decided: March 2, 1987.
COLONIAL TAXI AND PARATRANSIT SERVICES, INC., PETITIONER
COMMONWEALTH OF PENNSYLVANIA, UNEMPLOYMENT COMPENSATION BOARD OF REVIEW, RESPONDENT
Appeal from the Order of the Unemployment Compensation Board of Review in the case of David Ward, No. B-236181-B.
Mark S. Shiffman, Baskin and Steingut, P.C., for petitioner.
Samuel H. Lewis, Assistant Counsel, with him, Clifford F. Blaze, Deputy Chief Counsel, for respondent.
Judges Craig and Palladino, and Senior Judge Barbieri, sitting as a panel of three. Opinion by Judge Craig.
[ 104 Pa. Commw. Page 265]
The Colonial Taxi and Paratransit Service, Inc., the employer, appeals from an order of the Unemployment Compensation Board of Review which adopted a referee's
[ 104 Pa. Commw. Page 266]
decision to grant benefits to David Ward, the claimant. We affirm.
Preliminarily, the employer claims procedural error in the board's proceedings. The board initially reversed the referee's decision and denied benefits to the claimant. Upon the claimant's request for reconsideration, the board vacated its earlier order. In the board's final order, in which only two of the three board members participated, the members could not reach a consensus and, consequently, adopted the referee's decision as the board's final order.
The employer contends that the board should have reinstated its original decision and order because the vacation of that decision was necessarily subject to the issuance of a new decision by the board. The employer insists that, because the board's final order does not constitute an action either affirming, reversing or remanding the referee's decision, the board's earlier order reversing the referee must stand.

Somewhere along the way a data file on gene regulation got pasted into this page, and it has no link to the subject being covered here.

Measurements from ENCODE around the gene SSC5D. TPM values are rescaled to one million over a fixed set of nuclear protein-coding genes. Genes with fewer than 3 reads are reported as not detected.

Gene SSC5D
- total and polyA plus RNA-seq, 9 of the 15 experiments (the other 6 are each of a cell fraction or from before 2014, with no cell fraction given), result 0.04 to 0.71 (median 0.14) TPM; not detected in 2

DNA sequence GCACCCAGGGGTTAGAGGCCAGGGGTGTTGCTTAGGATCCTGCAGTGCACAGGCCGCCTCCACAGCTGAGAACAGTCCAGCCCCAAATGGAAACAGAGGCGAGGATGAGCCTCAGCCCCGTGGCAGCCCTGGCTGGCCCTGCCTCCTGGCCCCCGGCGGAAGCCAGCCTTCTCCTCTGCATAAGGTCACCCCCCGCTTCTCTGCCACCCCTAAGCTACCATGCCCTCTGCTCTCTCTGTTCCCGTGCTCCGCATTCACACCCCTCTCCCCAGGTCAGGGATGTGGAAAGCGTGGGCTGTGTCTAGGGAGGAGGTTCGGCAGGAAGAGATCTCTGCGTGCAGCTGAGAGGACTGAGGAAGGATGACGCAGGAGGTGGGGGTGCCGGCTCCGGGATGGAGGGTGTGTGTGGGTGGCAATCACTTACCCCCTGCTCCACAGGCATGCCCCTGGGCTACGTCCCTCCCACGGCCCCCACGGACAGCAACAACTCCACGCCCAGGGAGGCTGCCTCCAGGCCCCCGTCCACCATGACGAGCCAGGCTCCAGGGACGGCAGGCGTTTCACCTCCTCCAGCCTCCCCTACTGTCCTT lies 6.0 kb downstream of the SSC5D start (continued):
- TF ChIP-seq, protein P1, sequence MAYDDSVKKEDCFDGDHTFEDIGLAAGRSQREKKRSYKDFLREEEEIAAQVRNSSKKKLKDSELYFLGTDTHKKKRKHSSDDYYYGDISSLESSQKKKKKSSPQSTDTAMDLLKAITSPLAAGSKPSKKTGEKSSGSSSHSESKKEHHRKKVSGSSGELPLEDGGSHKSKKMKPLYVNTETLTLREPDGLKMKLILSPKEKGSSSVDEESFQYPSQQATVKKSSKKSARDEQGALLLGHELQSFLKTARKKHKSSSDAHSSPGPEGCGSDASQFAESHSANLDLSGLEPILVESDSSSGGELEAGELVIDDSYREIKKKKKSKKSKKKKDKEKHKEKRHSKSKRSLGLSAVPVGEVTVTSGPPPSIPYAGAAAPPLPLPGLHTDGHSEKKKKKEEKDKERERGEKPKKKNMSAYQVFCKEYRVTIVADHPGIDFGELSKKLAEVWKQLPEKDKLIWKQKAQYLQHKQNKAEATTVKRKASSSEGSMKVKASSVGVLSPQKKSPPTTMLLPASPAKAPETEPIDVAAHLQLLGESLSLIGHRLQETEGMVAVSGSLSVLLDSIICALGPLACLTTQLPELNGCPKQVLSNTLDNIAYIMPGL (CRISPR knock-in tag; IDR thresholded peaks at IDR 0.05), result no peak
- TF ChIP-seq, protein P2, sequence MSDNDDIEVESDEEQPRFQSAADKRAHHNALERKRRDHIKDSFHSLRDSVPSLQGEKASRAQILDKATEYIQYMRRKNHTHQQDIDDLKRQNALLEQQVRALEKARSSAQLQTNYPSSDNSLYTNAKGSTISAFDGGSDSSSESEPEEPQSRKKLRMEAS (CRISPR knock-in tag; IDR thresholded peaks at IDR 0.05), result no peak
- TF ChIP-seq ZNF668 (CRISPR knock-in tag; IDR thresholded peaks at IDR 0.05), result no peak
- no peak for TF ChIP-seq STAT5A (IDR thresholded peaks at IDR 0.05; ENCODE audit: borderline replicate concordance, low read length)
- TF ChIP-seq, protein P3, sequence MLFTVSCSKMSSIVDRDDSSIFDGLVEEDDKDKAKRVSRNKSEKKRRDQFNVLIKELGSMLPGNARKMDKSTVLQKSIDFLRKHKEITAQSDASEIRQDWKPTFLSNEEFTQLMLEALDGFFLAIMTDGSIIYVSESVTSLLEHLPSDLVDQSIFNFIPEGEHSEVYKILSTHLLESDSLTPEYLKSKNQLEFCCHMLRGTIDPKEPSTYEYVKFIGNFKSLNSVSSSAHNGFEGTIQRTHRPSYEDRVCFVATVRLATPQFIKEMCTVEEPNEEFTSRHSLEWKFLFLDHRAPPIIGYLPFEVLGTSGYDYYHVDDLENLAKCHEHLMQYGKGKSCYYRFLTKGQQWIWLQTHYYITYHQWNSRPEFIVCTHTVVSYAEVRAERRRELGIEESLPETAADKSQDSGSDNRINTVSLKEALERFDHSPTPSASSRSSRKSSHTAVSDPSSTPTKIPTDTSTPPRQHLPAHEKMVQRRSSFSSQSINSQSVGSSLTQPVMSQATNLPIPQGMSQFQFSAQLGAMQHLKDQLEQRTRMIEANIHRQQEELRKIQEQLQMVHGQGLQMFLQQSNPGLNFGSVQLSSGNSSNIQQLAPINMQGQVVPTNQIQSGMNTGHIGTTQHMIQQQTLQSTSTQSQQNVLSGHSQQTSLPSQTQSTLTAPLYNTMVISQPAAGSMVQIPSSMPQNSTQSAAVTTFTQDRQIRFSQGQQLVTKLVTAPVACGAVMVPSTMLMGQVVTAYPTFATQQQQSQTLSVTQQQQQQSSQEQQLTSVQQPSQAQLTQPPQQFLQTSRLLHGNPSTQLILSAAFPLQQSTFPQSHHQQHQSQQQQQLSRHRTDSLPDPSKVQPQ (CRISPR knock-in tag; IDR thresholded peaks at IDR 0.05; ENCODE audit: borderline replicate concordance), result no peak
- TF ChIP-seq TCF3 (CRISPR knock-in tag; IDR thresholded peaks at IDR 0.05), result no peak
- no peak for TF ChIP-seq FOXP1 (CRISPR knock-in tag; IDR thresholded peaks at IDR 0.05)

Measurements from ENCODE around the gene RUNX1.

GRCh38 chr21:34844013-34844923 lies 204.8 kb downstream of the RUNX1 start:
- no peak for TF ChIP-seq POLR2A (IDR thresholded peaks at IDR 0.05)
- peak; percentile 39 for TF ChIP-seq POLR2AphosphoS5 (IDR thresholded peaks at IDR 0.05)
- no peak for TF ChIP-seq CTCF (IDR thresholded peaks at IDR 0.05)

The issue is whether the referee's decision stands as the final order of the board if the board vacates, upon reconsideration of an appeal, its earlier order reversing the referee and subsequently declines to affirm or reverse the referee's decision.
Section 502 of the Unemployment Compensation Law,*fn1 43 P.S. § 822, states that the referee's decision shall be deemed the board's final order pending subsequent board action:
The parties and the department shall be duly notified of the referee's decision and the reasons therefor, which shall be deemed the final decision of the board, unless an appeal is filed therefrom, within fifteen days after the date of such
[ 104 Pa. Commw. Page 267]
decision the board acts on its own motion, to review the decision of the referee. (Emphasis added.)
Section 504 of the Unemployment Compensation Law, 43 P.S. § 824, which authorizes the board to review decisions of a referee, merely authorizes the board to affirm, modify or reverse but does not require such action in all appeals: